Title meaning[edit]

The Corpses Readers, after completing the university degrees of doctor and judge, were an elite of super-judges, capable not only of investigating clues and traces but also of unraveling the secrets hidden beneath the wounds of the dead. As a result of a failure in the interpretation of the forensic evidence, a misdiagnosed was given, they could be severely punished. Sòng Cí, the protagonist of the book was the first of them.[7]


The book is about a forensic elite who, even at the risk of their own lives, had a mandate that no criminal should go unpunished. Sòng Cí was the first of them. Inspired by a real character, The Corpse Reader tells the story of a young man of humble origin who rises to high position.

Most of the novel takes place the Imperial Court.[8]


  • Song Ci is the protagonist of the story. Cí will take us back in time, from the extreme poverty of the rice fields to the lavish halls of the imperial palace, passing through the depressed streets of the cruel populace in which life cost so little. Always in the search of truth and justice. Ci has a strange disorder, scientifically named CIPA (Congenital Insensitivity to Pain with Anhidrosis), which prevents him from perceiving pain "It was then that he noticed he'd cut himself.Though his finger didn't hurt, he examined the cut with great interest".[9]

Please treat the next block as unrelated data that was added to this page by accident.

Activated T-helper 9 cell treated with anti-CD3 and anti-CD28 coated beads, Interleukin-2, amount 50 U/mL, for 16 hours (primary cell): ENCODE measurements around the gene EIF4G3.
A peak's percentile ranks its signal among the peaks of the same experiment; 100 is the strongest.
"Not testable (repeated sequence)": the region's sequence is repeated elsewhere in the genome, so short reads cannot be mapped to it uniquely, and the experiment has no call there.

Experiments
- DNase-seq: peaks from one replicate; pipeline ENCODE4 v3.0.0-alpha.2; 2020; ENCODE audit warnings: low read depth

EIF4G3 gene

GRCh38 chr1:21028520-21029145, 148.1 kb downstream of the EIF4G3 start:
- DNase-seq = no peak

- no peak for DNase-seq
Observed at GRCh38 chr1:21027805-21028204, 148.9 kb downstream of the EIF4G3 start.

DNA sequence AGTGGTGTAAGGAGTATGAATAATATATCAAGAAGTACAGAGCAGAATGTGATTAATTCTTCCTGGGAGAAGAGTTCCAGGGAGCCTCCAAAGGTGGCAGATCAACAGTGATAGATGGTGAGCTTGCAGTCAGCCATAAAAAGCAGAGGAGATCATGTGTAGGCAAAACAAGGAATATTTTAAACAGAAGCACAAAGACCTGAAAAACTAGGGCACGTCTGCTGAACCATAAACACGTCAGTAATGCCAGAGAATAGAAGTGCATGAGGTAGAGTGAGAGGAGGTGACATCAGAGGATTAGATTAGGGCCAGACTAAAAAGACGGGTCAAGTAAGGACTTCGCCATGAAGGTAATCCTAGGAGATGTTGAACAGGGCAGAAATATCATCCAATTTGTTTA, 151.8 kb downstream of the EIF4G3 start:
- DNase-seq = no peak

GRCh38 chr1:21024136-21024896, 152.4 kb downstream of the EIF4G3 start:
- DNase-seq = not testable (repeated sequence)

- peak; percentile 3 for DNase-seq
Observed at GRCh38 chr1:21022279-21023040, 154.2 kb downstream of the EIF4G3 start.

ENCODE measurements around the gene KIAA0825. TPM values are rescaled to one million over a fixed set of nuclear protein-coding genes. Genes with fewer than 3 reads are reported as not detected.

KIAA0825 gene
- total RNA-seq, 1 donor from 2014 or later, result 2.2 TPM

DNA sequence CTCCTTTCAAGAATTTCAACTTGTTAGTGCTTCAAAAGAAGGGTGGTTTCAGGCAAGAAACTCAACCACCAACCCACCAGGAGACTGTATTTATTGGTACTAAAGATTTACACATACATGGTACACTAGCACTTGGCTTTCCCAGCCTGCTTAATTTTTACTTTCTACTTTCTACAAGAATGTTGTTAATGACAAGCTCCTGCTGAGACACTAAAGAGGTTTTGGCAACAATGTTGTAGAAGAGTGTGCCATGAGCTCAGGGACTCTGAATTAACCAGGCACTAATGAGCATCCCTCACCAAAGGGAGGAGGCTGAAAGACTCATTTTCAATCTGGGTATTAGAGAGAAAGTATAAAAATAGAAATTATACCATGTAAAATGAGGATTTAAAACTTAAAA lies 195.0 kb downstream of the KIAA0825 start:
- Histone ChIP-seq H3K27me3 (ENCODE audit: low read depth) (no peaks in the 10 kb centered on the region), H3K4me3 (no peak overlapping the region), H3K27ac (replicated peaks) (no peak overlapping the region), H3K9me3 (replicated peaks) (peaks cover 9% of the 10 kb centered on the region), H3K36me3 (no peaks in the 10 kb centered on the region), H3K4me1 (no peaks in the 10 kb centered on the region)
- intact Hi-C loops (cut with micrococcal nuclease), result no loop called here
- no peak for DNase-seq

• Judge Feng is the boss of Ci's father, a high imperial official in Lin'an and one of the best judges of the Chinese empire, respected and admired by all for his incorruptibility, wisdom and good judgment when dictating the sentences of cases who were presented. The protagonist considers him as a second father.
  • Third is the sister of Cí Song and only survivor, along with her brother, of the fire that devastated the family home in the village. She is 7 years old and suffers from the same illness that brought her two older sisters (First and Second) to the grave "Third was the only one who had managed to survive, though she remained sickly".[10] Cí is forced to keep her, which will make him get into more than one mess.
  • Professor Ming is the director of the academy that bears his name and one of the most reputable doctors in the empire, although he also serves as a judge. Soon he realizes the potential of Cí Song and will immediately reveal himself as his greatest defender.